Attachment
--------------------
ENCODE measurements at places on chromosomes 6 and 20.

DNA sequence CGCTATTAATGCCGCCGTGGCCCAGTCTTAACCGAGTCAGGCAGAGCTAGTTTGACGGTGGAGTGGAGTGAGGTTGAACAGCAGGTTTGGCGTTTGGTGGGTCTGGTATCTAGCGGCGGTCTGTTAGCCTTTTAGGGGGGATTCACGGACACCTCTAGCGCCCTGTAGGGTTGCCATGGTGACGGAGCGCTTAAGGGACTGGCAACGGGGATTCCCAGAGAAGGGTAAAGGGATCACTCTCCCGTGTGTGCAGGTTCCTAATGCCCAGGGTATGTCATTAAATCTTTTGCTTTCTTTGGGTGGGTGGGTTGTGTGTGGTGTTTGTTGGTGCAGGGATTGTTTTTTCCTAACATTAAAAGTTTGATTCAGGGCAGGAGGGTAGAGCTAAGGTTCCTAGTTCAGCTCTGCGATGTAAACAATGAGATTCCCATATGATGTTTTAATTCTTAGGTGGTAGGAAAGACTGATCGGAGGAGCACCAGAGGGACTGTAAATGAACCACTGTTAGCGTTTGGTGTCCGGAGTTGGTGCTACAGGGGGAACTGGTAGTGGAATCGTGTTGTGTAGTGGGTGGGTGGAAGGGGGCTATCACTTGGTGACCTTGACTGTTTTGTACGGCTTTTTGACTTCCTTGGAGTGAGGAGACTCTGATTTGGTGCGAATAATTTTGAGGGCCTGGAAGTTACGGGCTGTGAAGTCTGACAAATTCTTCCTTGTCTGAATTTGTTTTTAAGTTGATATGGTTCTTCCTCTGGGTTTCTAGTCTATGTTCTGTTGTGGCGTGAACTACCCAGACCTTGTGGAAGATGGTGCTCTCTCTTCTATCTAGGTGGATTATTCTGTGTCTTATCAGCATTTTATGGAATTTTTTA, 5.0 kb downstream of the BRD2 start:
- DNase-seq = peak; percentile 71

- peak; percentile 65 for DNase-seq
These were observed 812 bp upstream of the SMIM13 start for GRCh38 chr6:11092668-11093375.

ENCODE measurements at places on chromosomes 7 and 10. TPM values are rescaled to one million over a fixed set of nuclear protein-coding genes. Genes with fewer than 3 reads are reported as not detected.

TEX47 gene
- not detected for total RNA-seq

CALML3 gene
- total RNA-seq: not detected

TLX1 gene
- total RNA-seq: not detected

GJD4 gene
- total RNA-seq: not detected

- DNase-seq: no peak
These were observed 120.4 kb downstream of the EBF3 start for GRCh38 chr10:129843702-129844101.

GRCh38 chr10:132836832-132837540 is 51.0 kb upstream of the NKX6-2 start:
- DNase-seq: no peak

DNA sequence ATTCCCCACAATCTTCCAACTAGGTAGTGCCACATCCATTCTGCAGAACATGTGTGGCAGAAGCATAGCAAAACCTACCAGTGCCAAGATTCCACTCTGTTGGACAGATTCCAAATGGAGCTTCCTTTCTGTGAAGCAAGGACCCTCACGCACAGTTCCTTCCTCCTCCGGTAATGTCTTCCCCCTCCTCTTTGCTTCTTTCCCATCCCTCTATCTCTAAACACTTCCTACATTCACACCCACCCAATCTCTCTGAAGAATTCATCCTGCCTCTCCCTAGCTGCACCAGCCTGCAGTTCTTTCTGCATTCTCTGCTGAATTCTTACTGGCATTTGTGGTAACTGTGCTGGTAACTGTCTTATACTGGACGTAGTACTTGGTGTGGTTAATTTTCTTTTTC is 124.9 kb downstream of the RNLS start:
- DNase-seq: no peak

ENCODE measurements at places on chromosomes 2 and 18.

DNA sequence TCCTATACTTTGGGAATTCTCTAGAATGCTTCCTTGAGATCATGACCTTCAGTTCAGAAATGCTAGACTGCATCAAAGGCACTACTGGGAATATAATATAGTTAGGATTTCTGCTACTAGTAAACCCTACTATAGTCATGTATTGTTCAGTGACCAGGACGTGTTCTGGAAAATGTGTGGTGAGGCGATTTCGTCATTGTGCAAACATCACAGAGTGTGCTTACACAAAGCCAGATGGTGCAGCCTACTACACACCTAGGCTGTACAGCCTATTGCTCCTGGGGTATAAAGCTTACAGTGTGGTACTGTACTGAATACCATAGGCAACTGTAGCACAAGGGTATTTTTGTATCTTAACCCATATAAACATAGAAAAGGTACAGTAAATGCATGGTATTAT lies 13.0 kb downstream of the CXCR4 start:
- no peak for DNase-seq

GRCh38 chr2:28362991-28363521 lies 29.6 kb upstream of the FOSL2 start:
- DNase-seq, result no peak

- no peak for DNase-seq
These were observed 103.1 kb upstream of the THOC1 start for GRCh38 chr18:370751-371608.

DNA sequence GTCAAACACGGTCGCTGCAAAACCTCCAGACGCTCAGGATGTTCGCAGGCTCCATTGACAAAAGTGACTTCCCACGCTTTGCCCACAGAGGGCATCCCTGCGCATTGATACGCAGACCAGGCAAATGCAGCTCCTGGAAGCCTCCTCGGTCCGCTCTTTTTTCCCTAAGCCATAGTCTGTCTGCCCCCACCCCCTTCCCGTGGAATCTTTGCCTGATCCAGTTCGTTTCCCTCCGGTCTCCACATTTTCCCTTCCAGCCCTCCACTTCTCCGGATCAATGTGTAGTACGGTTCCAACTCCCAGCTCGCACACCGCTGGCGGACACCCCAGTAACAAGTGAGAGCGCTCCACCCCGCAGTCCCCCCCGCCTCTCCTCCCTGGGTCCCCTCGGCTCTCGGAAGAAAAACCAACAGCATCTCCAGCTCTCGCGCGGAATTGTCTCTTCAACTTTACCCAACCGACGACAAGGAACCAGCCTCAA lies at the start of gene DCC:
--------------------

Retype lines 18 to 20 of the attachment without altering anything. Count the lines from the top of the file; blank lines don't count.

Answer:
- DNase-seq: no peak

DNA sequence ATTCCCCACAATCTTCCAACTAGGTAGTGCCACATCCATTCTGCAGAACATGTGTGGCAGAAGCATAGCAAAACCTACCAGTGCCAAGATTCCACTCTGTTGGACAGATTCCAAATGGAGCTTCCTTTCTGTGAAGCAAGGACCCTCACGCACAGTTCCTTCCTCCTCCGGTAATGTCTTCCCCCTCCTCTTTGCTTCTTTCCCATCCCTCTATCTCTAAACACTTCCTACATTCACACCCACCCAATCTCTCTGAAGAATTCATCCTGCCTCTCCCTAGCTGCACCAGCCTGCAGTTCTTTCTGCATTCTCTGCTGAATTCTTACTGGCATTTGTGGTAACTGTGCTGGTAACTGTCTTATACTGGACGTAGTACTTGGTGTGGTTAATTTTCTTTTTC is 124.9 kb downstream of the RNLS start:
- DNase-seq: no peak